Sirppa Kinos ✉
(Turku University of Applied Sciences, Finland)
Ilse Van den Berckt
(Eudres, University of Applied Sciences Leuven-Limburg, Belgium)
(University of Turku, Finland)
(LAB University of Applied Sciences, Finland)
(LAB University of Applied Sciences, Finland and University of Edinburgh, Scotland)
(LAB University of Applied Sciences, Finland)
This survey analyses mentors’ and migrant mentees’ perceptions of the role that cultural factors have in labour market integration and in the mentoring relationship. The data consists of Webropol surveys and interviews. The findings revealed that cultural similarity, local language proficiency and the ability to build up trust were experienced as supportive. Mentoring can promote cultural competences. We recommend using local languages, recruiting mentors from the same professional field and including the subject ‘culture’ in the mentoring trainings.
mentoring, mentoring-to-work, migrant, culture, integration
Accepted for publication: 10 February 2023
01 February 2023
© the Author(s)
Published by Oxford Brookes University
Migration is considered an integral part of European economies and society, more specifically when we talk about filling gaps in the labour market. Consequently, effective methods for promoting employment and facilitating integration and labour market entry are important. For a good understanding, we take a brief look at the concepts of integration and mentoring. Integration is described as a social, cultural, political and economic process that takes place when migrants arrive in a new society (Martiniello, 2006). Bidirectional integration (OECD, 2018; Ala-Kauhaluoma et al., 2018) refers not only to accommodating migrants but understanding that changes are happening also at the societal level (Kärkkäinen, 2011; Csillag & Scharle, 2017). Regarding mentoring, we use the definition of De Cuyper and others (2019):
A person with more localised experience (mentor) provides guidance to a person with less experience (mentee), the objective of which is to support the mentee in making sustainable progress in his or her journey into the labour market. Both mentor and mentee voluntarily commit to this and establish contact on a regular basis. The relationship is initiated, facilitated and supported by a third actor (organisation). While asymmetrical, the mentoring relationship is of a reciprocal nature.
Mentoring in general is fundamentally relational and developmental, has career and psychosocial functions, requires both professional and personal investment and includes phases and transitions (Benishek et al., 2004; Clutterbuck & Lane, 2004; Mullen & Klimaitis, 2021). It is an intense, goal-oriented process through which guidance is sought or extended for varying purposes. Mentoring has been highlighted as beneficial for both social and labour market integration (OECD, 2014; Konle-Seidl & Bolits, 2016). It provides an opportunity to broadly address labour market-related issues that migrants face, especially the cultural aspects of integration (De Cuyper et al., 2019; Vandermeerschen & De Cuyper, 2019).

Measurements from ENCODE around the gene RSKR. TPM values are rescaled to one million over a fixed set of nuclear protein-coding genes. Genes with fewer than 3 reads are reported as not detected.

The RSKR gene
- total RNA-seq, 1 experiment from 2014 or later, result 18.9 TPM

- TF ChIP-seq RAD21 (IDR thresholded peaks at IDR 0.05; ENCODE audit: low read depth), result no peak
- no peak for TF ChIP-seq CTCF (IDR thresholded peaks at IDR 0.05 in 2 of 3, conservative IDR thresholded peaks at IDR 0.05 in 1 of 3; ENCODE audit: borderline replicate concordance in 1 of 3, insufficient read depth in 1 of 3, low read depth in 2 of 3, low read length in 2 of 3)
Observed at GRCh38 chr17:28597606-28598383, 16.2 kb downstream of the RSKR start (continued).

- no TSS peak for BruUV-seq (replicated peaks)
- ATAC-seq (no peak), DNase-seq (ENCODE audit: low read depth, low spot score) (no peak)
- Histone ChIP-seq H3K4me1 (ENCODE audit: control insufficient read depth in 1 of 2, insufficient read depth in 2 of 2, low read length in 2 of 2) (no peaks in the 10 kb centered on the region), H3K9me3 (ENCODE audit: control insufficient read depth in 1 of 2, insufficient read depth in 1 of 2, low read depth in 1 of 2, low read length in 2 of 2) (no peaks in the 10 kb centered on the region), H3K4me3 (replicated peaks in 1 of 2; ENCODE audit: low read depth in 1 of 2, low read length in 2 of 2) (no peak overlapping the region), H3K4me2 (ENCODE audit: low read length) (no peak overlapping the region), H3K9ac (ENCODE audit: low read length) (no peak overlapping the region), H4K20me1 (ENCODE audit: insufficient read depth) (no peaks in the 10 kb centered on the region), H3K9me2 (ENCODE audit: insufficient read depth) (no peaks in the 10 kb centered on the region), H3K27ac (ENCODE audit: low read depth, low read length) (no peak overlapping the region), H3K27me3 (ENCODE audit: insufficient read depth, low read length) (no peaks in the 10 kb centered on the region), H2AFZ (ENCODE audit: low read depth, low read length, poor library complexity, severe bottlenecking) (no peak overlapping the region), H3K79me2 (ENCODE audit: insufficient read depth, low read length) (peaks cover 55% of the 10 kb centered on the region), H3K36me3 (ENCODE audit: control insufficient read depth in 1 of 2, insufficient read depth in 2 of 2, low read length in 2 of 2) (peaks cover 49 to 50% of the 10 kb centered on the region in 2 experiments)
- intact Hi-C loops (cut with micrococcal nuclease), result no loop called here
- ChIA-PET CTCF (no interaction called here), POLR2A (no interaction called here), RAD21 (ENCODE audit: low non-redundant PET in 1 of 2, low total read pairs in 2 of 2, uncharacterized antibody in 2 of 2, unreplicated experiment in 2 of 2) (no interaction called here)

Of the many forms that mentoring can take, the focus of this article is on mentoring-to-work. The goal of this mentoring process is to develop the mentee’s work-life skills, expand their professional network and assist them in job-seeking. A mentor is a professional in their own field who already has experience and networks that can benefit the mentee. While this type of mentoring can be used for various target groups, in this context the focus is on increasing the likelihood of the mentee with a migrant background to access the labour market.
To better understand the possible advantages of mentoring-to-work, it is necessary to understand the impact of migration on employability. Migration implies a loss of so-called economic, social, cultural and information capital, as these types of capital are not easily transferable across geographic and cultural borders (Chiswick & Miller, 2009; Eggenhofer-Rehart et al., 2018). Many current programmes to decrease the employment gap between natives and migrants have failed to comprehensively address the various difficulties faced by migrants, partly because they tend to focus on the economic capital, while leaving the socio-cultural and information aspects largely untouched. Mentoring-to-work has been introduced as a way to address this problem, as it allows sharing of valuable and various types of information that is hard to access in the more formal ways of training (De Cuyper et al., 2019). Mentoring has been found to increase the employability of migrants by mitigating some of the hindering effects and making the mentee more desirable in employers’ eyes (Weiss & Tulin, 2021). Haggard et al. (2011) as well as Eby et al. (2008) also highlight developmental benefits of mentoring, as the relationship is characterised by the acquisition of knowledge, skills and competences.